A worker holds the covered head of a corpse of a 15-year-old boy who died in an accident in Hasankeyf in 1997 while his 28-year-old brother Fatih (R) watches while they are ready to transport it from the old cemetery to new on September 13, 2019. The dam was first conceived as a solution to the area's need for electricity and to irrigate the surrounding farmland in the 1950s, but did not get hold of it until 2006.
Yunus (2e-L) stands with his younger brother (L) while waiting for workers to show them the grave of their younger baby brother who died in 2016, during the transfer of the graves to the new Hasankeyf on September 15, 2019
A man prays at the new Hasankeyf cemetery where bodies were transferred mid September from the old Hasankeyf cemetery on the banks of the Tigris in southeastern Turkey
An elderly woman looks up at the newly built stone wall near the 12,000-year-old city of Hasankeyf in Turkey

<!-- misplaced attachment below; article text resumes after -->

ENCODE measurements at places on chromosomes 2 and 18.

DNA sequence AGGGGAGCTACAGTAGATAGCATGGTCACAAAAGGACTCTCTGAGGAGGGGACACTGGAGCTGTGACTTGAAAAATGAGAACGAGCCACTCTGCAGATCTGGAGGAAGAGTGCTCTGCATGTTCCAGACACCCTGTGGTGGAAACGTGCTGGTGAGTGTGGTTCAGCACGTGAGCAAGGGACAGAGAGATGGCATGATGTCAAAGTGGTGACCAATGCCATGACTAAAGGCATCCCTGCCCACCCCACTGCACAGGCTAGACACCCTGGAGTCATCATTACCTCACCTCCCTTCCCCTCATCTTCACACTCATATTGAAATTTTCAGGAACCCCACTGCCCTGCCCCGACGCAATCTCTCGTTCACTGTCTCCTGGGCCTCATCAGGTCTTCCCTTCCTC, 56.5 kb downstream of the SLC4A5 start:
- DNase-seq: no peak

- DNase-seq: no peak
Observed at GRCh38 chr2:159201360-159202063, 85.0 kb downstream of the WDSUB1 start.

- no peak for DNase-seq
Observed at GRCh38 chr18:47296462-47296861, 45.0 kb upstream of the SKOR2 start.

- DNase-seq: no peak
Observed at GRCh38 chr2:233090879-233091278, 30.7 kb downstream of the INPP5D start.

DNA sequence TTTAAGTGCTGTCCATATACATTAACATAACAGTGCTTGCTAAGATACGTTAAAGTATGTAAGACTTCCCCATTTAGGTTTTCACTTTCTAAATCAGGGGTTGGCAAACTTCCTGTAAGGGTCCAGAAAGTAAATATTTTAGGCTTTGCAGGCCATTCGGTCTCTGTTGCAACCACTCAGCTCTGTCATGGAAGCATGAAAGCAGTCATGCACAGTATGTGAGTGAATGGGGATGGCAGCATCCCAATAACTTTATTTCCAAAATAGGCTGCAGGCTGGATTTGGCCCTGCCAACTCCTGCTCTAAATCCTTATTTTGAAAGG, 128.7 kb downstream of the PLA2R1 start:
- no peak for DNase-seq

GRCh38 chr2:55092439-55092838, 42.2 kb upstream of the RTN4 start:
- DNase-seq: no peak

The new city will house the old artifacts in a museum and hope to attract archeology enthusiasts there.
The drafts have brought together 86 local and national organizations under the banner of the initiative to keep Hasankeyf alive, but with recent comments from the governor it seems that their solidarity might have been in line.
Many countries have withdrawn their support for the Ilisu dam, including the UK in 2001 and in 2008 many European companies withdrew their financing of the controversial project.
Cetin Yildirimer, known as Mazlum, a 28-year-old tourist guide, stands in the middle of the derelict old town of Hasankeyf at dawn, on the banks of the Tigris in southeastern Turkey, on August 19, 2019
Hacire Yalcin (C), 55, walks into the middle of the old Hasankeyf cemetery with her sister and sister-in-law (R) as they search for one of their family's graves being moved to the new Hasankeyf cemetery. the banks of the Tigris in southeastern Turkey on September 13, 2019